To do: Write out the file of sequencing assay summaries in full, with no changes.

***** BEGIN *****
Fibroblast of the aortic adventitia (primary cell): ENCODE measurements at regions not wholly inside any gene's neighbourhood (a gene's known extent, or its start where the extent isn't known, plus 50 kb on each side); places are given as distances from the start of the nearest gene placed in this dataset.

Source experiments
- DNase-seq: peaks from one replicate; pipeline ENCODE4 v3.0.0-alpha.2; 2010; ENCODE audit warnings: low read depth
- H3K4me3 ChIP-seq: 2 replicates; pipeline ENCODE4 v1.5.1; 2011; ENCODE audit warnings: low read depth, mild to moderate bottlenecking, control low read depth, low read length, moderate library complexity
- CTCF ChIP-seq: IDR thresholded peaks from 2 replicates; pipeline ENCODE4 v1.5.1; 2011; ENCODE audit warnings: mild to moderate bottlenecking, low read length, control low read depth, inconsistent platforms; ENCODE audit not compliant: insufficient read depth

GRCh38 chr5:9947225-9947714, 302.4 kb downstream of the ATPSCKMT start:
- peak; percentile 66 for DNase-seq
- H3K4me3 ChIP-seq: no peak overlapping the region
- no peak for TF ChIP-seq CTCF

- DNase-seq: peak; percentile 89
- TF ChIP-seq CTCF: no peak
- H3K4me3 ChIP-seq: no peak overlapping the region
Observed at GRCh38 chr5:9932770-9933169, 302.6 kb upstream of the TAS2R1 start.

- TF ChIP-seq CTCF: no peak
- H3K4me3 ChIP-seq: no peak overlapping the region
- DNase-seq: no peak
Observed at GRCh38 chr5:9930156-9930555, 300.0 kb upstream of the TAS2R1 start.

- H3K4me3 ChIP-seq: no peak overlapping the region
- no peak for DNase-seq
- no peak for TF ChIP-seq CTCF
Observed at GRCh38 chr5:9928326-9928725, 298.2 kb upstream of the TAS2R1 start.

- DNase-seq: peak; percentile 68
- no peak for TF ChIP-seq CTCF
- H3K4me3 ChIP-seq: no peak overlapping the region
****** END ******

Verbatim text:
Fibroblast of the aortic adventitia (primary cell): ENCODE measurements at regions not wholly inside any gene's neighbourhood (a gene's known extent, or its start where the extent isn't known, plus 50 kb on each side); places are given as distances from the start of the nearest gene placed in this dataset.

Source experiments
- DNase-seq: peaks from one replicate; pipeline ENCODE4 v3.0.0-alpha.2; 2010; ENCODE audit warnings: low read depth
- H3K4me3 ChIP-seq: 2 replicates; pipeline ENCODE4 v1.5.1; 2011; ENCODE audit warnings: low read depth, mild to moderate bottlenecking, control low read depth, low read length, moderate library complexity
- CTCF ChIP-seq: IDR thresholded peaks from 2 replicates; pipeline ENCODE4 v1.5.1; 2011; ENCODE audit warnings: mild to moderate bottlenecking, low read length, control low read depth, inconsistent platforms; ENCODE audit not compliant: insufficient read depth

GRCh38 chr5:9947225-9947714, 302.4 kb downstream of the ATPSCKMT start:
- peak; percentile 66 for DNase-seq
- H3K4me3 ChIP-seq: no peak overlapping the region
- no peak for TF ChIP-seq CTCF

- DNase-seq: peak; percentile 89
- TF ChIP-seq CTCF: no peak
- H3K4me3 ChIP-seq: no peak overlapping the region
Observed at GRCh38 chr5:9932770-9933169, 302.6 kb upstream of the TAS2R1 start.

- TF ChIP-seq CTCF: no peak
- H3K4me3 ChIP-seq: no peak overlapping the region
- DNase-seq: no peak
Observed at GRCh38 chr5:9930156-9930555, 300.0 kb upstream of the TAS2R1 start.

- H3K4me3 ChIP-seq: no peak overlapping the region
- no peak for DNase-seq
- no peak for TF ChIP-seq CTCF
Observed at GRCh38 chr5:9928326-9928725, 298.2 kb upstream of the TAS2R1 start.

- DNase-seq: peak; percentile 68
- no peak for TF ChIP-seq CTCF
- H3K4me3 ChIP-seq: no peak overlapping the region